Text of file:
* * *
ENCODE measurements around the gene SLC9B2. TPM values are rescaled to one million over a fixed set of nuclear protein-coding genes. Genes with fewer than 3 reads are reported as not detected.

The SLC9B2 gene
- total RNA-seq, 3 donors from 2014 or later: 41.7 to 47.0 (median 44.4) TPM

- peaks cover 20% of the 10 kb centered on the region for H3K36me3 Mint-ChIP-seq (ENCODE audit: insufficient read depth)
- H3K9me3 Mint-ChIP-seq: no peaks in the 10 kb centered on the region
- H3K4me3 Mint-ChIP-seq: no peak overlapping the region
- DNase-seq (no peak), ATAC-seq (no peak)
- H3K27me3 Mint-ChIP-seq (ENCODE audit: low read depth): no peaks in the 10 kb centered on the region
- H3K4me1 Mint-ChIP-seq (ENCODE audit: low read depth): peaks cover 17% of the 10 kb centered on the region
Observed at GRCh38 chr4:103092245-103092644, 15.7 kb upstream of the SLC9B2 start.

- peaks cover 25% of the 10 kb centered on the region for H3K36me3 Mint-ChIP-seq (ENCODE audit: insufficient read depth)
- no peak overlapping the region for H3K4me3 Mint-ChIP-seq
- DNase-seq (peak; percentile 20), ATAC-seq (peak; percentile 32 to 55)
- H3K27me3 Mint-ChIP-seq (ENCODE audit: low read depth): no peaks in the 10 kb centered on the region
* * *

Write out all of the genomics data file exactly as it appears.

ENCODE measurements around the gene SLC9B2. TPM values are rescaled to one million over a fixed set of nuclear protein-coding genes. Genes with fewer than 3 reads are reported as not detected.

The SLC9B2 gene
- total RNA-seq, 3 donors from 2014 or later: 41.7 to 47.0 (median 44.4) TPM

- peaks cover 20% of the 10 kb centered on the region for H3K36me3 Mint-ChIP-seq (ENCODE audit: insufficient read depth)
- H3K9me3 Mint-ChIP-seq: no peaks in the 10 kb centered on the region
- H3K4me3 Mint-ChIP-seq: no peak overlapping the region
- DNase-seq (no peak), ATAC-seq (no peak)
- H3K27me3 Mint-ChIP-seq (ENCODE audit: low read depth): no peaks in the 10 kb centered on the region
- H3K4me1 Mint-ChIP-seq (ENCODE audit: low read depth): peaks cover 17% of the 10 kb centered on the region
Observed at GRCh38 chr4:103092245-103092644, 15.7 kb upstream of the SLC9B2 start.

- peaks cover 25% of the 10 kb centered on the region for H3K36me3 Mint-ChIP-seq (ENCODE audit: insufficient read depth)
- no peak overlapping the region for H3K4me3 Mint-ChIP-seq
- DNase-seq (peak; percentile 20), ATAC-seq (peak; percentile 32 to 55)
- H3K27me3 Mint-ChIP-seq (ENCODE audit: low read depth): no peaks in the 10 kb centered on the region